Twenty-nine year old Daniel Wayne Forse of Cashiers was airlifted to Mission hospital in Asheville after obtaining serious, but non-life threatening injuries during a two vehicle collision at approximately 12:15 p.m. on Friday afternoon on the Highlands Road in Franklin.

According to Trooper Crawford of the N.C. Highway Patrol, Carol Johnson, 74, of Franklin, was attempting to make a left turn into the Highlands Road Convenience Center (recycling center) when Forse was headed west toward Franklin on a Honda motorcycle.


For a variety of reasons, the Macon County Board of Commissioners decided to adopt a resolution to push back the revaluation process until 2015. The decision came after a special meeting in September where county tax administrator Richard Lightner explained the costs and benefits of prolonging the process two more years, from the scheduled 2013 to 2015. The board also decided to go back to the county’s traditional eight year revaluation cycle.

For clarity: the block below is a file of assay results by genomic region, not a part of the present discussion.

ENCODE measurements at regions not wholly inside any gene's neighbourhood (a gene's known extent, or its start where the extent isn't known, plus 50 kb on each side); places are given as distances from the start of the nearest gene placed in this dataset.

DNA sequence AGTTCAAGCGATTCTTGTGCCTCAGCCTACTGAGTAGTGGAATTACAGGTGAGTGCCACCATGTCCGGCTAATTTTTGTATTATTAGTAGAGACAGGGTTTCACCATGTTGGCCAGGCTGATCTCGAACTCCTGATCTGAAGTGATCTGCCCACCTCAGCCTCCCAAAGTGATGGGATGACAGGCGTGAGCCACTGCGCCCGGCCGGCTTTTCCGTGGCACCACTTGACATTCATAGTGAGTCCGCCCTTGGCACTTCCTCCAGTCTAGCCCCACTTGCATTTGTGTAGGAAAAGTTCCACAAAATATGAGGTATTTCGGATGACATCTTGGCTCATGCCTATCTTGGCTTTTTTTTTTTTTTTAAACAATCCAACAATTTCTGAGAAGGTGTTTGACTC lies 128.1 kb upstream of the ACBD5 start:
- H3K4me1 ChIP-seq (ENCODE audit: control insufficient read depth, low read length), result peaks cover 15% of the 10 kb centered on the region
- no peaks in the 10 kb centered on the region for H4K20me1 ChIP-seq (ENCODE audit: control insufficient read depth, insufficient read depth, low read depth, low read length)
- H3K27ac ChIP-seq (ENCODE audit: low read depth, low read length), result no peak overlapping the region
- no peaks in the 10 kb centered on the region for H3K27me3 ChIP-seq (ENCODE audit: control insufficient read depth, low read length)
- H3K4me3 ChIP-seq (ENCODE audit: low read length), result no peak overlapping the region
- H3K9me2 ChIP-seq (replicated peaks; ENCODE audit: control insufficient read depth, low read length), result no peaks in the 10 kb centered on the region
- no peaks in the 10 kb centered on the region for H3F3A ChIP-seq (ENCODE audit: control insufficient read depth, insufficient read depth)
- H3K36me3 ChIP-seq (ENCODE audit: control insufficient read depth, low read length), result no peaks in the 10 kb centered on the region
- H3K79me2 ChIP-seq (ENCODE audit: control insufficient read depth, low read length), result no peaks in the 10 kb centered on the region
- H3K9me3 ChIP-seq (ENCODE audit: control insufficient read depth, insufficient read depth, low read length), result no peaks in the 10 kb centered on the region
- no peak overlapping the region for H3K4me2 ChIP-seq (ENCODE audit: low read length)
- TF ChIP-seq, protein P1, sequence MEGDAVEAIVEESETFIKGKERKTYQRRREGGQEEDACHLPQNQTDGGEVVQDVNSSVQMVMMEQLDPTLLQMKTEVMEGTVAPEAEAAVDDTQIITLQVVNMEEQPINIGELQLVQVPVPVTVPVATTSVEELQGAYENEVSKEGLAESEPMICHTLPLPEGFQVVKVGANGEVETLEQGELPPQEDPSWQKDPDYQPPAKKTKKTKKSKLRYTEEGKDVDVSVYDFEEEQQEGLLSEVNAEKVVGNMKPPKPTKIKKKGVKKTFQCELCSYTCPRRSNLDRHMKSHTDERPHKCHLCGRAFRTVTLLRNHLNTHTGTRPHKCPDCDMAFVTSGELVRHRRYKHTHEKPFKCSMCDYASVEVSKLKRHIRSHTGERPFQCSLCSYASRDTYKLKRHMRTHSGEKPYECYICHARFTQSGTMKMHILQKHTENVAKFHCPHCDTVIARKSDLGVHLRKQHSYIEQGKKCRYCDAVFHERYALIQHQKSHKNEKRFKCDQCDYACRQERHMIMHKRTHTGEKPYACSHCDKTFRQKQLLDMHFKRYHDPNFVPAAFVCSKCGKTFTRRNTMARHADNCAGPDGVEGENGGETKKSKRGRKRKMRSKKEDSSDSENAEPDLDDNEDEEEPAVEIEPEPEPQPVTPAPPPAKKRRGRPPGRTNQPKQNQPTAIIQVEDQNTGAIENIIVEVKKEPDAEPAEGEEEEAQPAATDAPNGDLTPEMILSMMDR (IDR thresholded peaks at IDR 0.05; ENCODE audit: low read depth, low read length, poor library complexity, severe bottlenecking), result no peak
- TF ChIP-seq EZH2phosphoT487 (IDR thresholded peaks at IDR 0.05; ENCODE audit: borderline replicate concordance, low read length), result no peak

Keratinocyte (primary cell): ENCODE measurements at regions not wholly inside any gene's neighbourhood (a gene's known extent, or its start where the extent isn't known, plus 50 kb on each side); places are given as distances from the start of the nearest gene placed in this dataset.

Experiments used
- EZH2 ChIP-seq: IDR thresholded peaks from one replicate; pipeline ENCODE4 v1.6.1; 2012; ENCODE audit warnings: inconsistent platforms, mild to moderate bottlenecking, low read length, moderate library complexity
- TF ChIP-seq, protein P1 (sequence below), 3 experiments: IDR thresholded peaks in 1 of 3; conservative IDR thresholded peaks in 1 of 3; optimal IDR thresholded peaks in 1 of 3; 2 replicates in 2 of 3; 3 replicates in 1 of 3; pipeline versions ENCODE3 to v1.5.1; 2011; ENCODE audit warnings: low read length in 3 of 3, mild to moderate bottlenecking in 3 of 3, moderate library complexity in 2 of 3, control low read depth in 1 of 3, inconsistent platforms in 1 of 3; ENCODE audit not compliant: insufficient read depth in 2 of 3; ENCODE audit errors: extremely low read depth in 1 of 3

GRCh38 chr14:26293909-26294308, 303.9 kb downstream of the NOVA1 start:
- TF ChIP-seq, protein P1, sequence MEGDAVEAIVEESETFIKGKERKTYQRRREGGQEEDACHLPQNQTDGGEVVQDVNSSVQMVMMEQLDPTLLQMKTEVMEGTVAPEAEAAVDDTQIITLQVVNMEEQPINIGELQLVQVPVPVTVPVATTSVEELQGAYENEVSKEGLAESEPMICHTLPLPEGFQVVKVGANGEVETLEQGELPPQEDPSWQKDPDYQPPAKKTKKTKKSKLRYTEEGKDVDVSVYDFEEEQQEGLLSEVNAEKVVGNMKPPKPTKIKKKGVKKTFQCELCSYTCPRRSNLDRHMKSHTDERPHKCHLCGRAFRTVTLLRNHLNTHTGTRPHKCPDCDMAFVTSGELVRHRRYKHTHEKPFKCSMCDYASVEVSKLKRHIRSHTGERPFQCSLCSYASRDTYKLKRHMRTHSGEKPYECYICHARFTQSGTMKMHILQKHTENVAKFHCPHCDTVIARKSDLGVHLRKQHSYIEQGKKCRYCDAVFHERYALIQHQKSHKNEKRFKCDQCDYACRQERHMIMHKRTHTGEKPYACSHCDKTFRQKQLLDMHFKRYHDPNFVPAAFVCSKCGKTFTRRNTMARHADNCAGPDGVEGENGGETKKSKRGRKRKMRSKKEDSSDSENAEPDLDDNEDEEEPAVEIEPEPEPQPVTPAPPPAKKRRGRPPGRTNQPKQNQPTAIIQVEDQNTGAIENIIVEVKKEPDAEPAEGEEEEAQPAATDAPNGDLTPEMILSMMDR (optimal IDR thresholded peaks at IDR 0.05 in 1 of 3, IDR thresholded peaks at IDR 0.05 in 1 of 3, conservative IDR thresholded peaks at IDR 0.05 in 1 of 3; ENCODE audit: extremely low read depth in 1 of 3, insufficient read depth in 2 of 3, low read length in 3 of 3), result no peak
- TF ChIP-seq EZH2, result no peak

Doctors transfer child to Atlanta to be closer to family and friends

Kirsten Simpkins, the 28-month-old victim of a brutal attack which occurred in Dillsboro on Aug. 31, was released from Mission Hospital in Asheville last week to be transferred to Children’s Healthcare of Atlanta to continue the recovery process closer to her family. “She is making progress everyday, she isn’t the same little girl as before this attack, but she is better than what she had become after the attack,” said Kirsten’s mother, Jennifer Hart, of Kirsten’s current condition.

Kirsten was originally transported to Asheville Mission via helicopter in critical condition. Amongst other visible injuries to her face and body, Kirsten suffered from a hematoma and extensive damage to the left side of her brain. She had to undergo surgery to have the left bone flap of her skull removed to reduce the swelling of her brain. Kirsten’s injuries are a result of alleged attacks that occurred over a three-day period while in the care of her step-grandmother.